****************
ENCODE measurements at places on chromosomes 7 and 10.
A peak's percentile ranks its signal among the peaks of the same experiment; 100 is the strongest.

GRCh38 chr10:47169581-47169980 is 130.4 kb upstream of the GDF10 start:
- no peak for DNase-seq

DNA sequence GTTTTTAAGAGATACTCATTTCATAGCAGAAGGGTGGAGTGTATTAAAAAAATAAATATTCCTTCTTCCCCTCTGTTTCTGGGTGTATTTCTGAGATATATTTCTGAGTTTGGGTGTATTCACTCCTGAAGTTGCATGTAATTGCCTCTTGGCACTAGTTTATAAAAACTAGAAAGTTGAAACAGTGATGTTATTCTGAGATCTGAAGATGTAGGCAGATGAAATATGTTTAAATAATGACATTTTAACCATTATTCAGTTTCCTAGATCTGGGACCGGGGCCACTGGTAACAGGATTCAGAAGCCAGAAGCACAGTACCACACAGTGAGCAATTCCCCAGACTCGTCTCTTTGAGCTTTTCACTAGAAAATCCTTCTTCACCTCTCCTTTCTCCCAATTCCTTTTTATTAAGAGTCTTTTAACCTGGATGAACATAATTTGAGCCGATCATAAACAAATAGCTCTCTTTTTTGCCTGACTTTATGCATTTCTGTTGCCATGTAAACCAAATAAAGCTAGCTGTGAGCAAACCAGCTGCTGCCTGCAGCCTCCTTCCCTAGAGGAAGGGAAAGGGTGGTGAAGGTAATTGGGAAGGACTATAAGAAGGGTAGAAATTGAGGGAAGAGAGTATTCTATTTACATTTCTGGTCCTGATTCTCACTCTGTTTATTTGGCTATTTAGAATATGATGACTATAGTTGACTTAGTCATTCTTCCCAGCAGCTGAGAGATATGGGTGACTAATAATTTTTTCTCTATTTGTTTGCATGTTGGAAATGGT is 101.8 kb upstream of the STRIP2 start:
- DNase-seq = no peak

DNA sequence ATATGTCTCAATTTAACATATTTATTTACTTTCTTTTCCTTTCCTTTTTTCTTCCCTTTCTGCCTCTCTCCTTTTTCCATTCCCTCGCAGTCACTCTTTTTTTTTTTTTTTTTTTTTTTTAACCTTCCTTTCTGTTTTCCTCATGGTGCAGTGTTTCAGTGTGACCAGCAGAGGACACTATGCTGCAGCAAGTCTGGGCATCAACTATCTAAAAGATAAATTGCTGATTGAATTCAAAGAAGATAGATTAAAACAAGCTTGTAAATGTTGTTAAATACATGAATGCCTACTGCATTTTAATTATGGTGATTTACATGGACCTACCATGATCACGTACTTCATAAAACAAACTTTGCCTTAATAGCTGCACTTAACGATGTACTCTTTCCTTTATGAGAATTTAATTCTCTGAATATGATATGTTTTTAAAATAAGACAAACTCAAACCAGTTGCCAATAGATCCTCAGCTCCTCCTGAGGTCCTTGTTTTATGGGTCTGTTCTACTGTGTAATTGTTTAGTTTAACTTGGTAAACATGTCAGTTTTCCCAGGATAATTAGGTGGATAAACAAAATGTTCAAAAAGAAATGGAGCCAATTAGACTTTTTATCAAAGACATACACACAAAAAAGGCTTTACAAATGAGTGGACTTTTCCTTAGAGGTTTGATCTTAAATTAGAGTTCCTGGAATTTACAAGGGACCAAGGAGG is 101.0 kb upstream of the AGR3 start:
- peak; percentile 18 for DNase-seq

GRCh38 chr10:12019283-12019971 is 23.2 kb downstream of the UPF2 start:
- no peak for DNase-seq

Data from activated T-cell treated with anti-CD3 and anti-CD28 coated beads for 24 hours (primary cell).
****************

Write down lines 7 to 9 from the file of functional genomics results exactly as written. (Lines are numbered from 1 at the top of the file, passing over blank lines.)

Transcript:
DNA sequence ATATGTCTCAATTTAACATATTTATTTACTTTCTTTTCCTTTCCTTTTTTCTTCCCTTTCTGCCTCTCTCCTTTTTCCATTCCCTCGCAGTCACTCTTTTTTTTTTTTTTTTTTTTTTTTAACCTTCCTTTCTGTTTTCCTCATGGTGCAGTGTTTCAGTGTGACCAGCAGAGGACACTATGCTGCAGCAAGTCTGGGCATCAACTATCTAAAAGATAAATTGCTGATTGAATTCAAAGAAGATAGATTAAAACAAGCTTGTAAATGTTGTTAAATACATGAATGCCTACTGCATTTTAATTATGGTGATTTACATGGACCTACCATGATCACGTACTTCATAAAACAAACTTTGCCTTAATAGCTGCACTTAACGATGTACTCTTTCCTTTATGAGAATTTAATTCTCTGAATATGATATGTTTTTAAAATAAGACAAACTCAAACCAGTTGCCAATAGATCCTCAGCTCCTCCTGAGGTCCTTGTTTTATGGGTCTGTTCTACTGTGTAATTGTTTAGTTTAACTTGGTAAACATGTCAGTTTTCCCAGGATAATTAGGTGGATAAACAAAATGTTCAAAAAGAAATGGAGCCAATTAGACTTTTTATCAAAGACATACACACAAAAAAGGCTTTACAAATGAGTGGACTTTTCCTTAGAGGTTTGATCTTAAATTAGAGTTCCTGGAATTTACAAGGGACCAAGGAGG is 101.0 kb upstream of the AGR3 start:
- peak; percentile 18 for DNase-seq

GRCh38 chr10:12019283-12019971 is 23.2 kb downstream of the UPF2 start: